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Miguel “Mike” Ayala was taught by his father to box at age 3 “so he wouldn’t be bullied when he went to school,” says Mom Ayala. The lessons paid off, and at 16 the San Antonio native has been punched, pounded and poked at—but never bullied. Mike, 119 pounds, is the bantamweight on the U.S. AAU boxing team and the youngest titleholder of a national Golden Gloves championship, which he won at age 15. The serious (“I’d like to be either a pharmacist or teacher”), soft-spoken, high school junior also has been the South Texas AAU athlete of the year for ’73 and ’74. His national championship in Knoxville, Tenn. launched him on a one-month tour of Poland, where his three wins helped the U.S. boxers conquer Poland for the first time since 1934. His triumphs there, plus his victories against Russia and Great Britain earlier this year, prompted Roland Schwartz, U.S. AAU boxing chairman, to call Mike “the best 119-pounder in the world today.” His local trainer believes he has Olympic Gold Medal material on his hands. Mike hedges that bet slightly: “I don’t want to brag, but if I keep in shape, I think I have a good chance.”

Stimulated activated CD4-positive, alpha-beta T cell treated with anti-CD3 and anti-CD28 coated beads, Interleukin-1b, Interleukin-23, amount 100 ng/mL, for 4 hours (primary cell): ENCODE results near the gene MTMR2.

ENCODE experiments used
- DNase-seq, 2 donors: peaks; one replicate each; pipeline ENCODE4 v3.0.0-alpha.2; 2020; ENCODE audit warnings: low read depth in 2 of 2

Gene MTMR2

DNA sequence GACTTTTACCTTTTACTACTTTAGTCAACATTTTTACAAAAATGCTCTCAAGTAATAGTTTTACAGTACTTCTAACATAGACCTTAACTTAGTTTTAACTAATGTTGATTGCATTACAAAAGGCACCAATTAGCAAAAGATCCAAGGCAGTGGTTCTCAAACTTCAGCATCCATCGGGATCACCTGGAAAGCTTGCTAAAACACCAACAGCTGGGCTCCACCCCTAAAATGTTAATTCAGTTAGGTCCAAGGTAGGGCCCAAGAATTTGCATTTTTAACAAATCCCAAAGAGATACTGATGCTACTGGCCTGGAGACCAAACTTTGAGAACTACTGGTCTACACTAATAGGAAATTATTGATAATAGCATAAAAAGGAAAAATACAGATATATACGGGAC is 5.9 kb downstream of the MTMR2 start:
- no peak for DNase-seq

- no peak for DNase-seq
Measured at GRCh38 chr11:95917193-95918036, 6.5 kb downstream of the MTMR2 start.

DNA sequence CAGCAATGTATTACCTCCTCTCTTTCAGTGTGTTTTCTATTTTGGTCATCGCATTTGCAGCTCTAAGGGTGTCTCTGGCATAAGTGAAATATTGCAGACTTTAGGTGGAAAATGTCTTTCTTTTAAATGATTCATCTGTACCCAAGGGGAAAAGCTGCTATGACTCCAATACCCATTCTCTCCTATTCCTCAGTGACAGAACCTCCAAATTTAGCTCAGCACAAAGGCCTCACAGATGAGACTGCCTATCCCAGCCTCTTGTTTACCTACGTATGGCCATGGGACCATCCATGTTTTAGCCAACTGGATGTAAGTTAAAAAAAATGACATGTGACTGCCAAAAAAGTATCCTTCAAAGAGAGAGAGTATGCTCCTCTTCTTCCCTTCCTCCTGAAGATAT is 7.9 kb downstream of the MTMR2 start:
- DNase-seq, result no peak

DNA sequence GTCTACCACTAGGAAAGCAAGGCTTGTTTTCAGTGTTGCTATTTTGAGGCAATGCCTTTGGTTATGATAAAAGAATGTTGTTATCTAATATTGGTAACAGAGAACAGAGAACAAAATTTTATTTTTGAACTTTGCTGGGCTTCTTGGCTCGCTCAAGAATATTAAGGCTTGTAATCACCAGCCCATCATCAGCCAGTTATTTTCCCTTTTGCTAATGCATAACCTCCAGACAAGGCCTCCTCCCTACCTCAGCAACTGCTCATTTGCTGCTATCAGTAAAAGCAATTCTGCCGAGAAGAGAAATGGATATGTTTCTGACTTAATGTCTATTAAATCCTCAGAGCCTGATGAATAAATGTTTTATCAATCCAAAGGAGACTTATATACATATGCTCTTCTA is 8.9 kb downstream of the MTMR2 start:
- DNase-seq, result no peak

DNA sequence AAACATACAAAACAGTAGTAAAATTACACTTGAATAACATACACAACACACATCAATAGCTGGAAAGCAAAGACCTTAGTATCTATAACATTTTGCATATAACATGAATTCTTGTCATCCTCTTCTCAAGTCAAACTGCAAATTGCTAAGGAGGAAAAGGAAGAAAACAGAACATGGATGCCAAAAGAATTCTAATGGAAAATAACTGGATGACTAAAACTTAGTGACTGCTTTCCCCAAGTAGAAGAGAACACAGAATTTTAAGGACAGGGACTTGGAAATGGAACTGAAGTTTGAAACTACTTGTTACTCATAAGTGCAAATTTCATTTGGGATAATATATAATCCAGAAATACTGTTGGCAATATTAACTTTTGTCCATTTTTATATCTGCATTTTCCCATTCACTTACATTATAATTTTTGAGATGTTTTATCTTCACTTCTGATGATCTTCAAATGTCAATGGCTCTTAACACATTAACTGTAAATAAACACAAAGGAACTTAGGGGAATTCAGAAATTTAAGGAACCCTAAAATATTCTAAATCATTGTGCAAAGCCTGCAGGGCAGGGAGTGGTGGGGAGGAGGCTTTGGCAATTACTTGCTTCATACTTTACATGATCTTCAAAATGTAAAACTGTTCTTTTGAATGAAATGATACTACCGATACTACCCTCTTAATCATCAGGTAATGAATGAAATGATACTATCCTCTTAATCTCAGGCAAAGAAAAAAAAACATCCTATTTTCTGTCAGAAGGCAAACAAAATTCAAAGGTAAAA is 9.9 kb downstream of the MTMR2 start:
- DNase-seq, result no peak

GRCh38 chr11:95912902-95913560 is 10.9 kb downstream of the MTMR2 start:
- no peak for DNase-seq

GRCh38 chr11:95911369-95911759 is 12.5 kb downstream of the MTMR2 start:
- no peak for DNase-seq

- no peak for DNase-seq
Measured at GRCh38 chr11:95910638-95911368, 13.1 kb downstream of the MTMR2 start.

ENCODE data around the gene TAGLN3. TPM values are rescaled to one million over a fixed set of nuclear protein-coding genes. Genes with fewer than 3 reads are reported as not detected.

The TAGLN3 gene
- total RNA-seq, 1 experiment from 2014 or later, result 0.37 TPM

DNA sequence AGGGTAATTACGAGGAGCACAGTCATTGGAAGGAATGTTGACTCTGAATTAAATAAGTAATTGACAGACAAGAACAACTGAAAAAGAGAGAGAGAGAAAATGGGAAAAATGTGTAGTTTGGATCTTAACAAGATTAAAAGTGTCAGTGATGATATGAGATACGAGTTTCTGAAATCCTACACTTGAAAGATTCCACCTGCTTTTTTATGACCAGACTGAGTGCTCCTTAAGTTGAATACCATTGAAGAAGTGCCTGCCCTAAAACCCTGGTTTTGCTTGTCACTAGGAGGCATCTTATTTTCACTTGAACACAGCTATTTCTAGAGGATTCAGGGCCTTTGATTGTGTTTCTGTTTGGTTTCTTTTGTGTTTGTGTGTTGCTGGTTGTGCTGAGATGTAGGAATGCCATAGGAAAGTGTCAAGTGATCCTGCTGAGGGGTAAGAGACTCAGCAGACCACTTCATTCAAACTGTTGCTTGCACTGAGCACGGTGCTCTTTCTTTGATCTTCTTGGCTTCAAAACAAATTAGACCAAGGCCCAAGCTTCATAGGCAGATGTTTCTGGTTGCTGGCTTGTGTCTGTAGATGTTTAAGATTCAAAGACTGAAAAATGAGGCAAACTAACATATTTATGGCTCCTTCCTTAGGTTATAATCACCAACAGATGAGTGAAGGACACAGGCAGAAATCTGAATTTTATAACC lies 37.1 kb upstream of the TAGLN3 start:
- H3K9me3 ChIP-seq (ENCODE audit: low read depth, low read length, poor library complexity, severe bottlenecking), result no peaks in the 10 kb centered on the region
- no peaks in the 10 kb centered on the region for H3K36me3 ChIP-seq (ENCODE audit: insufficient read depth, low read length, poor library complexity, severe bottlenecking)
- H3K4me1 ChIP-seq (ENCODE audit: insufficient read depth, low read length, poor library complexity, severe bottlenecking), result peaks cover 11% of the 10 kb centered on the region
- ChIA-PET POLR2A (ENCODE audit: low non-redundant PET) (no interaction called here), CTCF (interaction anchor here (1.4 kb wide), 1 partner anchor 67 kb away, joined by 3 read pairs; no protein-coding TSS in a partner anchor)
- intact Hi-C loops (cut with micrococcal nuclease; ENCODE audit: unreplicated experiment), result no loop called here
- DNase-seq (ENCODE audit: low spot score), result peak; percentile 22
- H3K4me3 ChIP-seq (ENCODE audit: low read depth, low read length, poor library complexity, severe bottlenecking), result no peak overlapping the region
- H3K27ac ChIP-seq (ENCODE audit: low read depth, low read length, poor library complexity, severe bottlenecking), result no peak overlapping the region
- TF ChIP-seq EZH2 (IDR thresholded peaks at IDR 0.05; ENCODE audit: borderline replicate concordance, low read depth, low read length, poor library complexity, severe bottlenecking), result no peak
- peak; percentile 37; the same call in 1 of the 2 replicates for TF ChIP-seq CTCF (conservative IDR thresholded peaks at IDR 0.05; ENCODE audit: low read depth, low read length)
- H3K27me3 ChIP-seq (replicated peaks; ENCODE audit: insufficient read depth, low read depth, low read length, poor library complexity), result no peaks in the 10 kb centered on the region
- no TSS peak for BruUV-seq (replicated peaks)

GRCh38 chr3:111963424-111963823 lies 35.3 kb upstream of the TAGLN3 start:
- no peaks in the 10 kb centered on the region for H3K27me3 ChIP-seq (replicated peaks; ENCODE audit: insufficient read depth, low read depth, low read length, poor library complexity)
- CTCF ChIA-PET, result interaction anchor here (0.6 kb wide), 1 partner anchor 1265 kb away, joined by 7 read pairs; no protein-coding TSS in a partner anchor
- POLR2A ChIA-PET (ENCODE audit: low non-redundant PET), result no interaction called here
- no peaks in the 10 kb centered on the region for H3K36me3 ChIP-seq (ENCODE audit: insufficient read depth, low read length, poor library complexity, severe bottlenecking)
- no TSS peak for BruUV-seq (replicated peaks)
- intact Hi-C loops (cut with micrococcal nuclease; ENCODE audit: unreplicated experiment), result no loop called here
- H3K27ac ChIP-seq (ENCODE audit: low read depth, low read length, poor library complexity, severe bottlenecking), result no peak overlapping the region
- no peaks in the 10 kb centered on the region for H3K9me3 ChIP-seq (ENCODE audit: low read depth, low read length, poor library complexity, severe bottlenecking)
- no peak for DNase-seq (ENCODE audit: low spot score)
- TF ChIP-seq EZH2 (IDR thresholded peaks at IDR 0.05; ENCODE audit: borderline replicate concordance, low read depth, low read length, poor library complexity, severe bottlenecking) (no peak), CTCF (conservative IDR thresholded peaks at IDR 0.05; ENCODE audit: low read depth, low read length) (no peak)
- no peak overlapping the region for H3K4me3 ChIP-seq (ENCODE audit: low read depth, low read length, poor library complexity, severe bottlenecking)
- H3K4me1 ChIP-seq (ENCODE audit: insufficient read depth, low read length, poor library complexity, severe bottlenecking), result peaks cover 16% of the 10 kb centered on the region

Don Coscarelli and Craig Mitchell wondered for a while if eight years spent nursing an obsession with film hadn’t reared a truly gruesome monster: the first $100,000 home movie in history. It all started in ’66 when Don and Craig—newcomers to the same Long Beach, Calif. housing complex—parlayed a mutual interest in movies into term projects for high school. Upon graduation, both enrolled in film schools—UCLA for Don, Long Beach City College for Craig—before realizing “there just wasn’t any way to get into the film business without a feature film.” Don’s dad, an investment counselor, kicked in an initial $10,000 toward a $25,000 projected budget; $90,000 in deferred payments later, the boys were the owners of a rough cut which, to their horror, snapped four times as they attempted to screen it for a distinguished L.A. critic. Nonetheless, Universal’s Stanley Sheinberg offered—on a tip from the same critic—$250,000 plus a box office percentage for Don and Craig’s saga of brothers growing up in the shadow of a drunken father. Having reached the conclusion that “we’re a little too indulgent for each other,” Don and Craig, now 20 and 21 respectively, intend that The Story of a Teenager, slated for February release, will be their last collaboration.